Text by Henrylito D. Tacio
Photo credit: istockphoto.com
In her best-selling book, Better to Light One Candle, Stephanie Raha shared some thoughts on prayer by the late American writer William Arthur Ward. These were the words:
“Wonderful things happen to us when we live expectantly, believe confidently, and pray affirmatively. Seeking to find how I should pray, this came to mind: Thank God each day.
“Prayer does not always bring us what we want; rather it helps us to become the kind of person we should be. The value of prayer is not in what it gives us, but in what it makes us. It is not primarily a method of getting, but it is a splendid way of growing.”
Prayer is our connection with the one who promised: “Call to me, and I will answer you, and I will tell you great and mighty things, which you do not know” (Jeremiah 33:3).
“Prayer makes your heart bigger, until it is capable of containing the gift of God himself. Prayer begets faith, faith begets love, and love begets service on behalf of the poor,” said Mother Teresa.
Dr. Eben Alexander, the man behind Proof of Heaven: A Neurosurgeon’s Journey into the Afterlife, considers prayer as “communicating with God.” He writes: (It) is the most extraordinary experience imaginable, yet at the same time, it’s the most natural one of all because God is present in us at all times. Omniscient, omnipotent, personal-and loving us without conditions. We are connected as One through our divine link with God.”
Gordon B. Hinckley, author of Standing for Something: 10 Neglected Virtues That Will Heal Our Hearts and Homes, reiterates: “Let us never forget to pray. God lives. He is near. He is real. He is not only aware of us but cares for us. He is our Father. He is accessible to all who will seek Him.”
“We tend to use prayer as a last resort, but God wants it to be our first line of defense,” Oswald Chambers wrote. “We pray when there’s nothing else we can do, but God wants us to pray before we do anything at all.”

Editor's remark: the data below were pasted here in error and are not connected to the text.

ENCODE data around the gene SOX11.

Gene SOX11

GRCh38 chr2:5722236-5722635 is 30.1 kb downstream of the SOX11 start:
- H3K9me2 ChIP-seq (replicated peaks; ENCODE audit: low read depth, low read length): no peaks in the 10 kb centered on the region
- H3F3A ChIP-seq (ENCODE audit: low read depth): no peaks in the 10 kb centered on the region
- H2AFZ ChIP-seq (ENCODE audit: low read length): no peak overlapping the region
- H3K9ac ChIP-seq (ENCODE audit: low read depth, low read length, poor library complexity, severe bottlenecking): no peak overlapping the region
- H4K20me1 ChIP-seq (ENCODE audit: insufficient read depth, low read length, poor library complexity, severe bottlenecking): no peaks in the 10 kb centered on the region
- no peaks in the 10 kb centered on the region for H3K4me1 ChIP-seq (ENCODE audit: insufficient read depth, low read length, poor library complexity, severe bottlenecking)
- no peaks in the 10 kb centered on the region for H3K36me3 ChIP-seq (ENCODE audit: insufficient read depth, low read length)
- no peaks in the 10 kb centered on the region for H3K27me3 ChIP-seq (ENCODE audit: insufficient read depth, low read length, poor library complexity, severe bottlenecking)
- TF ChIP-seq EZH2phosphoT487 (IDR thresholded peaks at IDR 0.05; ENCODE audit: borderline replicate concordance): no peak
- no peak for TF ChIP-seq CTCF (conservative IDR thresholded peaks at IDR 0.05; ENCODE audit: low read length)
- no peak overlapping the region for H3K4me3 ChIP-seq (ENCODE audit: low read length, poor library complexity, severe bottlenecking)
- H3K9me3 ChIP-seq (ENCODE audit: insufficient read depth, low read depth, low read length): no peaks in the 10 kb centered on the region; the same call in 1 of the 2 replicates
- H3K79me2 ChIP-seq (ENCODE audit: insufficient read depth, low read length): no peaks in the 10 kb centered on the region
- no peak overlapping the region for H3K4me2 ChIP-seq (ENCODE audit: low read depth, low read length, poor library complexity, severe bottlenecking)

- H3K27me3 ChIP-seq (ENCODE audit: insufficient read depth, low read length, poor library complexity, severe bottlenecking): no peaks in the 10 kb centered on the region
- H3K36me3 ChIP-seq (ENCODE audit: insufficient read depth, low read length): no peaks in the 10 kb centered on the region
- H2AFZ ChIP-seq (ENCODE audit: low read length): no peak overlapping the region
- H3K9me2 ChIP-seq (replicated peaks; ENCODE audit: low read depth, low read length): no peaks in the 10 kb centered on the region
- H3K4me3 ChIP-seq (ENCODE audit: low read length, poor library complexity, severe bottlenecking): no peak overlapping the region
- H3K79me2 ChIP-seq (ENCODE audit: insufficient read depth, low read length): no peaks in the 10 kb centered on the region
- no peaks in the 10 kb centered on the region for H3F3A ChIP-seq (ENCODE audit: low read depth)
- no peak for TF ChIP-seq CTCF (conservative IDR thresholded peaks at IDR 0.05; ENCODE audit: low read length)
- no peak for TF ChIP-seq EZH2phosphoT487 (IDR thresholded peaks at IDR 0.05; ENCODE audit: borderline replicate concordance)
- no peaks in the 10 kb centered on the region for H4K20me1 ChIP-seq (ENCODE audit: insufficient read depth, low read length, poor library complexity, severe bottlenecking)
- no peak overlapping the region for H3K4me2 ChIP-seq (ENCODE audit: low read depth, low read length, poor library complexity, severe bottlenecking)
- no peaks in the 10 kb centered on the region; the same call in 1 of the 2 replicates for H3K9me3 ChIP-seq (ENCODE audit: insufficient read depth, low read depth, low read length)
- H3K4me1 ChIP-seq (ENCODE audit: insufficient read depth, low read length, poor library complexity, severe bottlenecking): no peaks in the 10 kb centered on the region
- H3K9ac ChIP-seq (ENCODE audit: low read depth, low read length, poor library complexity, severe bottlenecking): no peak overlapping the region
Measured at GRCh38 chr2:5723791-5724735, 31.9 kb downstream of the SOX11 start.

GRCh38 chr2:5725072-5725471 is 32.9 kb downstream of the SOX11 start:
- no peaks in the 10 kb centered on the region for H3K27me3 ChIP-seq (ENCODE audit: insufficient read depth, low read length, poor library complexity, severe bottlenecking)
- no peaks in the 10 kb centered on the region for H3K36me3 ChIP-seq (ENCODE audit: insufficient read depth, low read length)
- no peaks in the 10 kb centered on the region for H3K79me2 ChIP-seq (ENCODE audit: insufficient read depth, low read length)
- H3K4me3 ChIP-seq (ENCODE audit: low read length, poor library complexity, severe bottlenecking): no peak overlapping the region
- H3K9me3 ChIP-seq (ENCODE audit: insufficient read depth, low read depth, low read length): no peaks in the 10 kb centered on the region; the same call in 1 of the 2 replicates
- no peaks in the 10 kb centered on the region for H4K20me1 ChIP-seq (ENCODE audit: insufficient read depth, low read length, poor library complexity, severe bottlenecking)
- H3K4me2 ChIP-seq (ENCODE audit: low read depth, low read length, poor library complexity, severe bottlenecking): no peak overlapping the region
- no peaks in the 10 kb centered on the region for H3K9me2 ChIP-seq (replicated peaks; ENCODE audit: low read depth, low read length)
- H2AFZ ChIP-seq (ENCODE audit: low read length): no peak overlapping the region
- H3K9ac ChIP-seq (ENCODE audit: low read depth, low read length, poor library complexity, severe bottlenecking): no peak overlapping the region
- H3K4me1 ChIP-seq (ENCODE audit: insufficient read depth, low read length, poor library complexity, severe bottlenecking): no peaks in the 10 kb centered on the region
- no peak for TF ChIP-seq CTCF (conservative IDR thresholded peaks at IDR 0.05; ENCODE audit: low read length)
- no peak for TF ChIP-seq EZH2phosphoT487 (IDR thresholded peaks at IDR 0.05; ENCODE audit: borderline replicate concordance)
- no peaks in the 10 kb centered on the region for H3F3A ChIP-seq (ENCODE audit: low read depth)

When He was still on earth, Jesus Christ taught us how we should pray. Matthew 6:9-13 recorded: “Our Father in heaven, hallowed be your name, your kingdom come, your will be done, on earth as it is in heaven. Give us today our daily bread. And forgive us our debts, as we also have forgiven our debtors. And lead us not into temptation, but deliver us from the evil one.”
Actually, there are no fast rules when it comes to prayer. But some church leaders believe a prayer must have four things: adoration, confession, thanksgiving, and supplication. In order not to forget them, just think of ACTS.
Adoration is our way of acknowledging God’s power and might. Apart from Him, we cannot do anything. He alone deserves to be adored.
Confession is taking our time in telling Him what wrongdoings we had done — to Him, to others, and to ourselves. A person can never talk with another person with whom he had committed a blunder unless he has asked for forgiveness.
Thanksgiving means appreciating all the blessings we have received from him yesterday, the other month, and even those in the past years. The air we breathe, of being still alive, for keeping us safe when traveling, the recognition we receive — those things that, without Him, we won’t accomplish and have gotten.
“If the only prayer you said was thank you, that would be enough,” Meister Eckhart reminded.
Supplication is asking help from Him. In The Prophet, Kahlil Gibran wrote: “You pray in your distress and in your need; would that you might also pray in the fullness of your joy and in your days of abundance.”
It is asking for help that most people spend too much of their time praying. There are too many things to ask for that to mention all that we want will sometimes take forever. This reminds me of a story that was shared by Donald T. Regan in the book 1000 Stories You Can Use.
There was a man whose business was falling apart. He was a devout person who had given generously to the church for several years. He figures that perhaps there were accounts receivable he hadn’t pursued. So he went to the church and asked God to let him win the lottery.
He left the church and waited expectantly. However, nothing happened. He returned to the church again but was somewhat upset. Once again, he pleaded his case. The same story happened.
He returned to church once more. This time, he was very angry. He shouted to God: “Why don’t you give me a break?”
Suddenly, a great wind swept through the church, and a deep, powerful voice said, “Give you a break? Why don’t you give me a break? At least buy a ticket!”
Finally, here’s a thought from Fyodor Dostoyevsky. In The Brothers Karamazov, he wrote: “Be not forgetful of prayer. Every time you pray, if your prayer is sincere, there will be a new feeling and new meaning in it, which will give you fresh courage, and you will understand that prayer is an education.”